Shrunken heads at the San Diego Museum of Man

San Diego Historical Landmarks — #1: El Prado Area Designation, part 4

San Diego Historical Landmarks

Pictures copyright 2012 Russel Ray Photos

For the introductory blog post to San Diego’s historical landmarks, click on San Diego’s Historical Landmarks.

San Diego Historical Landmarks

#1: El Prado Area Designation, part 1

#1: El Prado Area Designation, part 2

#1: El Prado Area Designation, part 3

El Prado Area Designation

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Pictures copyright 2012 Russel Ray Photos

Next to the California Tower is a huge dome:

California Tower and San Diego Museum of Man, Balboa Park, San Diego

Under the Dome (you’re welcome, Stephen King), is the Museum of Man where the history of man is documented from his earliest primate appearances to what might be in store for our future, and everything in between. There are permanent exhibits and rotating exhibits. Here is some of what I saw on my visit:

Stella and zoomorphs at the San Diego Museum of Man

A stella is a tall shaft of carved stone usually incorporating a calendar depicting a lengthy period of time, a sculptured portrait of a ruler, and hieroglyphic texts recounting historical, mythological, and astronomical events. The are three stella in the center of the picture.

Zoomorphism is the shaping of something in animal forms or terms. For example, “Russel is a real dodo bird.” Zoomorphs often are boulder-like, so the two zoomorphs in the picture are at the left and right. The zoomorph at the left depicts the “Cosmic Monster,” a mythical waterbeast that swam in the primordial sea of the Underworld.

Pictures copyright 2012 Russel Ray Photos

Peruvian mummy at the San Diego Museum of Man

The Peruvian mummy is from Lupo, Peru, and is about 550 years old. To me it looks like it was frightened out of its skin, so to speak. It is a result of natural mummification which can occur in a perpetually dry or frozen climate, as long as a few other conditions are also present.

Pictures copyright 2012 Russel Ray Photos

Shrunken heads at the San Diego Museum of Man

When an enemy was killed in battle, he would be decapitated and have his head shrunk.

To create a shrunken head:

Peel the skin and hair carefully from the skull; discard the skull.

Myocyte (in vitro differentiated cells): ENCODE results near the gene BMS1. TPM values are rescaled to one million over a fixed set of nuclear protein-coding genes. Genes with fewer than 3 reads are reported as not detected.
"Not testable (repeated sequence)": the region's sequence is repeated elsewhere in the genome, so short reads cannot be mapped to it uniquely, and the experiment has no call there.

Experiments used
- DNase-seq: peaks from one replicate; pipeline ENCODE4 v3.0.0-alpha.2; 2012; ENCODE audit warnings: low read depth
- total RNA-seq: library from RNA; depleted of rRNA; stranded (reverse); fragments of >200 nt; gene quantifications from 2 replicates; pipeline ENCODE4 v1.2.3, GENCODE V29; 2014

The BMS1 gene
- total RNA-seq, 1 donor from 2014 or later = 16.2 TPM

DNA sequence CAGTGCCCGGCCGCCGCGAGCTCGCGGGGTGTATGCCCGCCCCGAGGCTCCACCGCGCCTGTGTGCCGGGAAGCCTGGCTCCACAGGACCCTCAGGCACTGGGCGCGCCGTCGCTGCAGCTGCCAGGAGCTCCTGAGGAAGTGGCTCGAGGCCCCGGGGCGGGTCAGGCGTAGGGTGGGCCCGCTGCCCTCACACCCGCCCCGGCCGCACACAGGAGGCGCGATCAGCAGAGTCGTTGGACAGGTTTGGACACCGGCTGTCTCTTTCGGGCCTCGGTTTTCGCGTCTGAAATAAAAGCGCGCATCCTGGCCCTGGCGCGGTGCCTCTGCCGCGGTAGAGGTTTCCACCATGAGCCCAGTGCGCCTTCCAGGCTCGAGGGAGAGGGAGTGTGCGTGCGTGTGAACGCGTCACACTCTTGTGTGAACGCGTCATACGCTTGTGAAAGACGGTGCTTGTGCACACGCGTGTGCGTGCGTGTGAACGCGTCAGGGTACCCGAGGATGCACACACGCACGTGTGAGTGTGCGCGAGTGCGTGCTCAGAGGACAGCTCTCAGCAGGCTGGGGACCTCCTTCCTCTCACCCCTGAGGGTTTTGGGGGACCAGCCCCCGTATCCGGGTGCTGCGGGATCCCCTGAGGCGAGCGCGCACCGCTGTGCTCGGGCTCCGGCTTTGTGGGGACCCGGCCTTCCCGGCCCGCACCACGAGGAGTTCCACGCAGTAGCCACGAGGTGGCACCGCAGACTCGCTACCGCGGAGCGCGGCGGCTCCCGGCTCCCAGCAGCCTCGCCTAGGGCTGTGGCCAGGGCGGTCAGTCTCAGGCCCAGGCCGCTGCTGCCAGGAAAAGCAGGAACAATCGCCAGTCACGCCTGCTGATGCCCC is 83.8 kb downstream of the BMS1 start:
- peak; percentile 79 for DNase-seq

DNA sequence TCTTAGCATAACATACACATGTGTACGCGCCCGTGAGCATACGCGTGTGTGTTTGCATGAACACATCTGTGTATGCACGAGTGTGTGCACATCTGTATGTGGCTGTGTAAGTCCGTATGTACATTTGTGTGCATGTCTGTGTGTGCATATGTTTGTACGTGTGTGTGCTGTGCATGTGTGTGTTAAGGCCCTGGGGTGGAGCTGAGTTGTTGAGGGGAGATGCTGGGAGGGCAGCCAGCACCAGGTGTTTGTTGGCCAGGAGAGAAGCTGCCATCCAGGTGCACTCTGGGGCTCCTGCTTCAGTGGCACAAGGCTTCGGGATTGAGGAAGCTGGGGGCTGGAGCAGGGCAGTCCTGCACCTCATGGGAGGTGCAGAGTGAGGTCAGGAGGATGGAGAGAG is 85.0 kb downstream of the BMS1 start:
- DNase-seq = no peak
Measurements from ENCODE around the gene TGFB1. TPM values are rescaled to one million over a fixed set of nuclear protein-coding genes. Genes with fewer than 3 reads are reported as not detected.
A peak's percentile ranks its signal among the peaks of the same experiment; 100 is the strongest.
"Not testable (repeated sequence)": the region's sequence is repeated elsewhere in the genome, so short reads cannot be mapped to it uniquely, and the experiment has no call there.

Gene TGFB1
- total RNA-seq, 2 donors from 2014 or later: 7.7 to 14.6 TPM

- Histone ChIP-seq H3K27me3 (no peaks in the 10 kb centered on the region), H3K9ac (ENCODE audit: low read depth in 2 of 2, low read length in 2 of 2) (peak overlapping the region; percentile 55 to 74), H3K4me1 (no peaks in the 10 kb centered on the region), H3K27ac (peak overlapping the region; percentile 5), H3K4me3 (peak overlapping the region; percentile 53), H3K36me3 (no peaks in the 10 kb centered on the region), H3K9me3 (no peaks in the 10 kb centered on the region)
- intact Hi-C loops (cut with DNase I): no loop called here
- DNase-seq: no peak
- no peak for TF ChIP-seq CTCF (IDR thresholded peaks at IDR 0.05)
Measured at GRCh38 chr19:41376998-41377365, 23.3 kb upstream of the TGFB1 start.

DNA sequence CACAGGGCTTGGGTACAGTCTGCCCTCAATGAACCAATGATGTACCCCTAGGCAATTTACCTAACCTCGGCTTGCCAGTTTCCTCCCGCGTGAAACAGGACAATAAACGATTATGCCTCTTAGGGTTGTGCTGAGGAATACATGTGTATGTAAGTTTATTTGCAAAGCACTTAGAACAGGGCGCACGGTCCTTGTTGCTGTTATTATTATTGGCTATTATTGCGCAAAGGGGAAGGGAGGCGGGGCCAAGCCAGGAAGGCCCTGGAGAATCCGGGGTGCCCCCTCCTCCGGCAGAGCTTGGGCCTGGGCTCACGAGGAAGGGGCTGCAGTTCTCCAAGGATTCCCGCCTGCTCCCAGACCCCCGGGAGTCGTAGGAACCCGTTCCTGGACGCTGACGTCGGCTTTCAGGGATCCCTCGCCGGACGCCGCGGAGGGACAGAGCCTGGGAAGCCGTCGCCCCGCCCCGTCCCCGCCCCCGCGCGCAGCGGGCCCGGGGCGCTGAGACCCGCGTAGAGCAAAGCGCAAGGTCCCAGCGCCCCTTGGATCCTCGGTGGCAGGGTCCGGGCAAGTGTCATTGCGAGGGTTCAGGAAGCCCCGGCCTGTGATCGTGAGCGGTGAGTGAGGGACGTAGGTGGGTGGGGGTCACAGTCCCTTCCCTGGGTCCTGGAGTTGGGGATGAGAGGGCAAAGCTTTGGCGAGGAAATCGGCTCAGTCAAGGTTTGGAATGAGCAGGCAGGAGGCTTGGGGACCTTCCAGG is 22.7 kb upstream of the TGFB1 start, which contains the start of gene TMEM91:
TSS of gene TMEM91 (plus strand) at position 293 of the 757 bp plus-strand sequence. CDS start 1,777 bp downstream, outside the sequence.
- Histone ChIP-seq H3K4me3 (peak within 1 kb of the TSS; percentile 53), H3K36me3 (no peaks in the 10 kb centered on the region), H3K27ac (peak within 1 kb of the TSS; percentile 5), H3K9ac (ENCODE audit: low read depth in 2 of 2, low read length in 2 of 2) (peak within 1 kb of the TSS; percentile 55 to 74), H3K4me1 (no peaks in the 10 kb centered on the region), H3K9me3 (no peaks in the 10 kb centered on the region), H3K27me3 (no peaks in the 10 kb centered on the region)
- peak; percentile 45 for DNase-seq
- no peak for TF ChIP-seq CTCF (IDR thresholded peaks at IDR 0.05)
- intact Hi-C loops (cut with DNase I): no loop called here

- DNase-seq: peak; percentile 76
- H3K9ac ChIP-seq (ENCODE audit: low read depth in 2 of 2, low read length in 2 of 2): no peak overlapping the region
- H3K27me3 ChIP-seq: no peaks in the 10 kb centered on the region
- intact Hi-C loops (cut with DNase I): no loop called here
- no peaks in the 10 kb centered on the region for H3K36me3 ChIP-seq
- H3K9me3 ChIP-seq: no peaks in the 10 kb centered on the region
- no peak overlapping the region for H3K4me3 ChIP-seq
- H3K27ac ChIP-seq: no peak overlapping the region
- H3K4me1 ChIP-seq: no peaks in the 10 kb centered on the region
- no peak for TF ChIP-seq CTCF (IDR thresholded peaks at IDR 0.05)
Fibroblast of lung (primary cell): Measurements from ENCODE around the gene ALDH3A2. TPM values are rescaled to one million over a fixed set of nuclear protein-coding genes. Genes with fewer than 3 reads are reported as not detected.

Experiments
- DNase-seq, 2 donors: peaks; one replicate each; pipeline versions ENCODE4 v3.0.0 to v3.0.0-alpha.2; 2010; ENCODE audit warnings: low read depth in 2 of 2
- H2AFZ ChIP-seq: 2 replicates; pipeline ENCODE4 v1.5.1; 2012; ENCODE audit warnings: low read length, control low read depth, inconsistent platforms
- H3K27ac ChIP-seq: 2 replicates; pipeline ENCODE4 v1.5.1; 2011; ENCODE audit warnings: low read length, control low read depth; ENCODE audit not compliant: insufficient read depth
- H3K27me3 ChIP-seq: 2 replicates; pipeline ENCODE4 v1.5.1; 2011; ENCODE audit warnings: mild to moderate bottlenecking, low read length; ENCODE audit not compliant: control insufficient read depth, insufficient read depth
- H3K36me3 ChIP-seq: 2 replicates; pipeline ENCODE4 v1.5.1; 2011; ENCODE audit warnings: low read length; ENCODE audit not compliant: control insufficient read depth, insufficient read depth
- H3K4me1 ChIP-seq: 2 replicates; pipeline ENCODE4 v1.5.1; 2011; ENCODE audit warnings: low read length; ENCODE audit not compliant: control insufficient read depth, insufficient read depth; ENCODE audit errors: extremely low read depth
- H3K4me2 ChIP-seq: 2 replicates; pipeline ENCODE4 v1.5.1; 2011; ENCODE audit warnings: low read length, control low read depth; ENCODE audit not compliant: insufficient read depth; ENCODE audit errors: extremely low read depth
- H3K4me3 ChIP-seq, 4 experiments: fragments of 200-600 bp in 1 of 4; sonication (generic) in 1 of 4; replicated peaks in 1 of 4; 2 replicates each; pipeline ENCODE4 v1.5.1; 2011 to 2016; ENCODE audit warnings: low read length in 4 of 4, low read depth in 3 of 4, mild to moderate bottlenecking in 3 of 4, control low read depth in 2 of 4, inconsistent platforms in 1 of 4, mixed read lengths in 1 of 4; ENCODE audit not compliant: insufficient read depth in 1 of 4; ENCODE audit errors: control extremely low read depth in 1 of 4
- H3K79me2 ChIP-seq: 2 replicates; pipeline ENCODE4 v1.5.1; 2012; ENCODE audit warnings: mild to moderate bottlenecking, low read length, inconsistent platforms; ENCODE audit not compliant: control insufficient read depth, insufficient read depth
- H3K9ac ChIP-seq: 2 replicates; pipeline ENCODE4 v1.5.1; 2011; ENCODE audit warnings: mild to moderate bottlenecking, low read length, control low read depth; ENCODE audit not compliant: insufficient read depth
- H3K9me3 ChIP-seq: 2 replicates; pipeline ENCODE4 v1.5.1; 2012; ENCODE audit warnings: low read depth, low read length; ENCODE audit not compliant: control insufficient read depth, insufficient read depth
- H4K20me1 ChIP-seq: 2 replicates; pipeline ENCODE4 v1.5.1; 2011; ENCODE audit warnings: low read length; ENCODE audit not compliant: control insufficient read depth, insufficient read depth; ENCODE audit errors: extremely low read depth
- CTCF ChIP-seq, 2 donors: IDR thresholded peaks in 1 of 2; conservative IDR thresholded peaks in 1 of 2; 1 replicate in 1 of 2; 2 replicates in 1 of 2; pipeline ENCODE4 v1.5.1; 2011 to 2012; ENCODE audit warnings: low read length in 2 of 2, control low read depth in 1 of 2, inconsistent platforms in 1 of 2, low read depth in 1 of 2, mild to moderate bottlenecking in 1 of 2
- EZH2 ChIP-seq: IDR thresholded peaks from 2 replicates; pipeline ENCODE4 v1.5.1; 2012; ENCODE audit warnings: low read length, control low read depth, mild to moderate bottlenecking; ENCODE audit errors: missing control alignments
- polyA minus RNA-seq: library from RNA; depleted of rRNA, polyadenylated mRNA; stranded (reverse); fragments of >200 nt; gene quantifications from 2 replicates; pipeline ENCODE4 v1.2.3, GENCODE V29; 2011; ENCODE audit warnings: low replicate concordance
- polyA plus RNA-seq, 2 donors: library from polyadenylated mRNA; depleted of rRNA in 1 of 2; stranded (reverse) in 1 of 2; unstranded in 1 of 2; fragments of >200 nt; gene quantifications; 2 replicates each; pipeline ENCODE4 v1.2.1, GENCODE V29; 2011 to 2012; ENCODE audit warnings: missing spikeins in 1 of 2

Turn the skin inside out, clean, and simmer in a large pot of water.
Turn the skin right-side-out and sew the bottom, lips, and eyes shut.
Fill the head with hot sand or pebbles and smoke over a fire to complete the drying and shrinking.

After the face was burnished and dyed black, the victorious warrior would wear the shrunken head on a cord around his neck to transfer any remaining power of the dead warrior to the victor and his family.

I think I would have found a different tribe to belong to.

Pictures copyright 2012 Russel Ray Photos

"Lucy" reconstruction at the San Diego Museum of Man

Lucy is the common name of AL 288-1, Australopithecus afarensis. It was discovered in 1974 at Hadar in the Awash Valley of Ethiopia’s Afar Depression. She is estimated to have lived 3.2 million years ago, and the several hundred pieces of bone representing about 40% of the skeleton was an astonishing discovery that provided an overwhelming amount of scientific evidence. Lucy was named after The Beatle’s song, “Lucy in the Sky with Diamonds,” which was playing loudly and repeatedly on a tape recorder in the camp when Lucy was brought in. She was about 3’7″ tall and weighed about 64 pounds. Lucy’s arms and fingers indicated that she spent time in the trees, but her spine, pelvis, knee, and foot bones, as well as her having a case of “knock knees,” indicated that she walked upright.

Pictures copyright 2012 Russel Ray Photos

The missing cartouche of Nefertiti at the San Diego Museum of Man